Last May, in the midst of the energy crisis, the EU was preparing to pull back after national treasuries had earmarked 1.3 trillion euros - 9% of GDP - in direct aid to stop the shock, according to the Independent Fiscal Institutions network. By then alone, more than 1,000 measures had been implemented by the capitals, taking advantage of temporary suspensions of tax and state aid rules.

This policy was accompanied by a 1.7 trillion euro bailout from the ECB, which injected liquidity in spades. The US followed suit through Joe Biden’s stimulus plans and massive debt purchases by the Federal Reserve. “That we avoided the worst-case scenario is mainly due to the effective and concerted steps taken by the monetary and fiscal authorities,” applauds Eichengreen. “In five years, when we look back, we may see the total change in the way we understand monetary and fiscal policy. The frameworks have changed.

Governments and central banks stopped acting in unison when the energy crisis erupted. With the exception of Japan, inflation led monetary authorities to begin their retreat. Washington began to reduce its balance sheet a year ago, while Frankfurt is starting to do so. On the fiscal front, stimulus remains. The EU-27 have earmarked 681 billion for measures to protect citizens and companies, according to Bruegel. Of this, 268 billion has been allocated to a single country: Germany, which has broken the deck. This spending has aroused a number of misgivings among central bankers, who believe it hampers their fight against inflation. Agencies, from the IMF to Brussels, are now beginning to tighten up and call for adjustments. But much, much more timidly than a decade ago.

A speeding up or slowing down of the energy transition? Although it had been simmering for a long time, the raw materials crisis broke out at the very moment when the Kremlin’s first shell hit Ukrainian soil: Russia is the world’s largest energy exporter. At the same time, there has been a sort of bellows effect in the ecological transition: more burning of fossil fuels - especially coal, the most polluting - in the short term, but also an unprecedented acceleration in the renewable revolution.

Carbon dioxide emissions grew by 1% last year, largely because of the switch from natural gas to coal for electricity generation in several areas of the world. Although lower than initially anticipated, the rise - “unsustainable,” according to the International Energy Agency - is bad news in the fight against climate change. In the future, however, the trajectory will be reversed: Europe’s desire for energy independence has increased the EU-27′s commitment to wind and solar power. And both the US Inflation Reduction Act and EU RepowerEU will add incentives for investment in both technologies.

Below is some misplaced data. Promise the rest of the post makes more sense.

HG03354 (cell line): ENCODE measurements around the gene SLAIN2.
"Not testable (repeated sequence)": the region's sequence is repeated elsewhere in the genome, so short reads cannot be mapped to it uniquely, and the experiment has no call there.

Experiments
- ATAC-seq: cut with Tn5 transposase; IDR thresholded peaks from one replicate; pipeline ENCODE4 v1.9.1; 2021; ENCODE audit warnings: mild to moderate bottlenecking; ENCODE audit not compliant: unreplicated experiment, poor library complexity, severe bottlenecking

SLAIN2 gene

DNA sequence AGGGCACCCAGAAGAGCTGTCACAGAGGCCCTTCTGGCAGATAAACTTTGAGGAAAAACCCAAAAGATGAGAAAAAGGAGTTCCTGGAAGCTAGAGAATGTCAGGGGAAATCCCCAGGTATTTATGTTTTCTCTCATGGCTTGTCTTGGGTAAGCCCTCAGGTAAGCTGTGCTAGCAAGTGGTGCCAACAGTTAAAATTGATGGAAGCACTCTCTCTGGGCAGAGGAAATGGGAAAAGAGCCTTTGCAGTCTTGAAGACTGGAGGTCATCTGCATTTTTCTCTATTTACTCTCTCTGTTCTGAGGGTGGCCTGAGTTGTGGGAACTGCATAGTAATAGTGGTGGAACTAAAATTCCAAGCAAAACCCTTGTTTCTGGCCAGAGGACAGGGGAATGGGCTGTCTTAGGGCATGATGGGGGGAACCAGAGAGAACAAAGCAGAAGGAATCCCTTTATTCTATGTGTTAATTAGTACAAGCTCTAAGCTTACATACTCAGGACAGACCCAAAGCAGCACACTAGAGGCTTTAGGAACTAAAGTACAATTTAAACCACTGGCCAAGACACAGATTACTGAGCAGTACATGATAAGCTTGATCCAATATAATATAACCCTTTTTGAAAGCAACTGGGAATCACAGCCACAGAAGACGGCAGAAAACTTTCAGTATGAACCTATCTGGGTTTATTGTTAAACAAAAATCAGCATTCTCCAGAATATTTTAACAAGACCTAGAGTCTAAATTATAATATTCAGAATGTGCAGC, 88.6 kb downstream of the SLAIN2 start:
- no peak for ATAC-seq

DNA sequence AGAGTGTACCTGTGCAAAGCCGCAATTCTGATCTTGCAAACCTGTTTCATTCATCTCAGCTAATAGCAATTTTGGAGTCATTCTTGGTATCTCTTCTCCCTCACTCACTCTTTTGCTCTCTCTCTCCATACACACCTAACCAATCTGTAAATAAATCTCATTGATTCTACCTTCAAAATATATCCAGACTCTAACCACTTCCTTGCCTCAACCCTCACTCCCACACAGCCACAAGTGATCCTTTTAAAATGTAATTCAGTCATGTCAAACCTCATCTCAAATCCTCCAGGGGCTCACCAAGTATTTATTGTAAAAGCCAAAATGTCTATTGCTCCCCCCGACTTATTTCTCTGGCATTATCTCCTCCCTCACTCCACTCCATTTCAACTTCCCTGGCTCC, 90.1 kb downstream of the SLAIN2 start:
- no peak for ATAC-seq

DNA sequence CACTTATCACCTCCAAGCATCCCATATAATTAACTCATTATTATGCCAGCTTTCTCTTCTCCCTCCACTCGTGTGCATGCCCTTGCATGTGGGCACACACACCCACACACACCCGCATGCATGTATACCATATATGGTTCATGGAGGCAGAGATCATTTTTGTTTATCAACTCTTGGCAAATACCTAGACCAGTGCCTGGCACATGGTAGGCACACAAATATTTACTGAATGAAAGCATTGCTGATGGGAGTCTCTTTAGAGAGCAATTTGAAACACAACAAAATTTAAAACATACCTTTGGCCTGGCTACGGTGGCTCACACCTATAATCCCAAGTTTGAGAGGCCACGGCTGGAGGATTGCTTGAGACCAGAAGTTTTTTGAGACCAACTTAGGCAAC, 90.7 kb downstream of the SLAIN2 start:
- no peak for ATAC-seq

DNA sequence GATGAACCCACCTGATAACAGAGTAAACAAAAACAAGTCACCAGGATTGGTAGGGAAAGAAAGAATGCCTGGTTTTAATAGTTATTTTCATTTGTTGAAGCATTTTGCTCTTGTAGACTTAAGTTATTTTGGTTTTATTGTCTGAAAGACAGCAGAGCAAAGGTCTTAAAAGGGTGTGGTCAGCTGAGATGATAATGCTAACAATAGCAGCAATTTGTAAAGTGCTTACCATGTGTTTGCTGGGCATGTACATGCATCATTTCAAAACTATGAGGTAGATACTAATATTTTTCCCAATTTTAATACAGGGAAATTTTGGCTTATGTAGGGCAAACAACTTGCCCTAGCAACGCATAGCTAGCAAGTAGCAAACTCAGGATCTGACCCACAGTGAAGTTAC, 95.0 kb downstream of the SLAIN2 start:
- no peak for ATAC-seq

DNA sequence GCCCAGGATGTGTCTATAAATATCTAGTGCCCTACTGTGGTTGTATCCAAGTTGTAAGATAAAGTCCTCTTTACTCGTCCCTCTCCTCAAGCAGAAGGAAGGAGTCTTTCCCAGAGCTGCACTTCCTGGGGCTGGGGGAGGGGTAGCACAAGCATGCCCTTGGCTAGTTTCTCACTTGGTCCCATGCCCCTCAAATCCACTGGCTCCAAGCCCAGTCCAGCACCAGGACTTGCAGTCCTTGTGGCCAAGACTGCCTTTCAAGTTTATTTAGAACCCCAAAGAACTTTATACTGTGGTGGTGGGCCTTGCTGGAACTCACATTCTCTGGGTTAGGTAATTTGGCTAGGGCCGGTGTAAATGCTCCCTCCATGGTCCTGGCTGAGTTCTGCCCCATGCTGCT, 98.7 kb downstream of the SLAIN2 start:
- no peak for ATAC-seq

“The energy transition will undoubtedly accelerate - at gunpoint, but it will accelerate,” says Francisco Blanch, head of commodities and derivatives at Bank of America. For two reasons: “Because high prices have led to a savings effort, they have taken away fat; and because a lot of progress has been made in renewables”.

Swings between the traditional and technology sectors. The last two downturns have been accompanied by tremendous volatility in the stock markets, with rapid shifts between the winners and losers of each shock. In 2020, tech giants emerged as the victors on the coattails of telecommuting, while the cryptocurrency bubble swelled. “In five months, we have lived through a five-year technological change,” Matt Brittin, president of Google in Europe, told EL PAÍS at the time. The change was not permanent. Only two years later, the tech companies have had to admit that they were too optimistic and have launched massive layoffs.

“I don’t know if that policy stimulated investment, but it did raise the risk of perpetuating zombie companies and forming bubbles,” said former US Treasury Secretary Larry Summers at a conference this week. In their place, two traditional sectors have emerged, which have benefited from the crisis with a sort of windfall profits: energy and banking, which have benefited from the rise in the cost of money.

Two unsolved puzzles: tax revenues and the labor market. Having recovered the global economic tone prior to the pandemic, tax collection has soared to unprecedented levels throughout the West. This is partly due to the emergence of underground activities -conditional aid to companies and workers; lower cash payments-; partly due to the rise in inflation. But there are still more elements missing to understand the puzzle in its full extent: it is one of the two black boxes of this crisis, on which only time will shed light.

The second is unemployment. Especially in the US, a country which, true to its idiosyncrasy, let the labor market do as it pleased and opted for paychecks -and not ERTE (Spain’s temporary furlough scheme)- to protect its citizens. In those fateful days of April 2020, when the economy was operating at 50% and the world was waiting at home for a reopening that seemed like it would never come, almost one in seven Americans - 14.7% - was unemployed, the highest since data has been available. Today, only one in 30 is out of work - 3.6% - the lowest level since May 1969.

Employment not only held up better than expected during the worst moments of the pandemic, but its recovery has been much faster than anyone could have predicted. Inertia - labor markets came into the Great Recession with minimal vacancy rates on both sides of the Atlantic - explains part of this recovery. In the US, Trump’s anti-immigration policies also offer an additional explanation. But much remains to be elucidated.

“We are still studying it,” admits BBVA’s Domenech. “If they told us three years ago that we were going to be where we are today, even with a war in Europe in between, we wouldn’t believe it. But beware, because this polycrisis is not yet completely over,” he warns. “The risk now is that, in their game of mirrors with the markets, the central banks will go too far,” warns Torralba, of Arcano.